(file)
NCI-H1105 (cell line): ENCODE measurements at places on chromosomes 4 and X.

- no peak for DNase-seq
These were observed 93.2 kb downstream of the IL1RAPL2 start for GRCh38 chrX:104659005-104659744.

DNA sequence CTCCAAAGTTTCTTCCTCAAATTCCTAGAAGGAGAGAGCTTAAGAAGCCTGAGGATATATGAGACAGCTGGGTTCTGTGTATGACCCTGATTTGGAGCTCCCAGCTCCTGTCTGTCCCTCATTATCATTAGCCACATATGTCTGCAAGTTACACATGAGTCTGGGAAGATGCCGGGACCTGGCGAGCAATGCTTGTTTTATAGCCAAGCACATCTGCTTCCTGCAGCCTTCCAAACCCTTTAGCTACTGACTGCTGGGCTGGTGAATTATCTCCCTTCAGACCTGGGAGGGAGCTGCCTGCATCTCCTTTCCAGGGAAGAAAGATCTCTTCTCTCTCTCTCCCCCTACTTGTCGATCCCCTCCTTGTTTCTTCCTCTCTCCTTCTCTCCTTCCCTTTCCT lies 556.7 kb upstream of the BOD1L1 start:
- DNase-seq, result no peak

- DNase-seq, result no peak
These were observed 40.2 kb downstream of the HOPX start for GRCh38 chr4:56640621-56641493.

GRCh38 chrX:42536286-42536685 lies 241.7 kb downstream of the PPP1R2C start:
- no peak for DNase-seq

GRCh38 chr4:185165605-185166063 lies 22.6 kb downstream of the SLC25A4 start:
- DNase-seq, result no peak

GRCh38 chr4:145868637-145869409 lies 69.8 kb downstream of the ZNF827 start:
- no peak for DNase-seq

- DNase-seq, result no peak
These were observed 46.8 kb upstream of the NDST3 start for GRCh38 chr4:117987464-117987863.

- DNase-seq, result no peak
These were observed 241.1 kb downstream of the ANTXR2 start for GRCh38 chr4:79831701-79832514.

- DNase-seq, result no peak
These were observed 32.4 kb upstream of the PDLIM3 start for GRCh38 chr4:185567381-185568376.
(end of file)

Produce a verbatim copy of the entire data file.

NCI-H1105 (cell line): ENCODE measurements at places on chromosomes 4 and X.

- no peak for DNase-seq
These were observed 93.2 kb downstream of the IL1RAPL2 start for GRCh38 chrX:104659005-104659744.

DNA sequence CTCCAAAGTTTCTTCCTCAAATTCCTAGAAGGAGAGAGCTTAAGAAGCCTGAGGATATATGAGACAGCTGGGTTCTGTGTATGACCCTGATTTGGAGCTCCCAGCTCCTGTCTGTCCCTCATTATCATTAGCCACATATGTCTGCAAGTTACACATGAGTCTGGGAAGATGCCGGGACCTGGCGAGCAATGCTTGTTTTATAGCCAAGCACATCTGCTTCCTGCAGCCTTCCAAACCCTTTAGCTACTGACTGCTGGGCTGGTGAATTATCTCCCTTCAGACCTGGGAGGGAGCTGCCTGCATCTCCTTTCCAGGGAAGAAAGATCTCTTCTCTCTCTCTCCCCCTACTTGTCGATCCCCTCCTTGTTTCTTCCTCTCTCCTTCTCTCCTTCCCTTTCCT lies 556.7 kb upstream of the BOD1L1 start:
- DNase-seq, result no peak

- DNase-seq, result no peak
These were observed 40.2 kb downstream of the HOPX start for GRCh38 chr4:56640621-56641493.

GRCh38 chrX:42536286-42536685 lies 241.7 kb downstream of the PPP1R2C start:
- no peak for DNase-seq

GRCh38 chr4:185165605-185166063 lies 22.6 kb downstream of the SLC25A4 start:
- DNase-seq, result no peak

GRCh38 chr4:145868637-145869409 lies 69.8 kb downstream of the ZNF827 start:
- no peak for DNase-seq

- DNase-seq, result no peak
These were observed 46.8 kb upstream of the NDST3 start for GRCh38 chr4:117987464-117987863.

- DNase-seq, result no peak
These were observed 241.1 kb downstream of the ANTXR2 start for GRCh38 chr4:79831701-79832514.

- DNase-seq, result no peak
These were observed 32.4 kb upstream of the PDLIM3 start for GRCh38 chr4:185567381-185568376.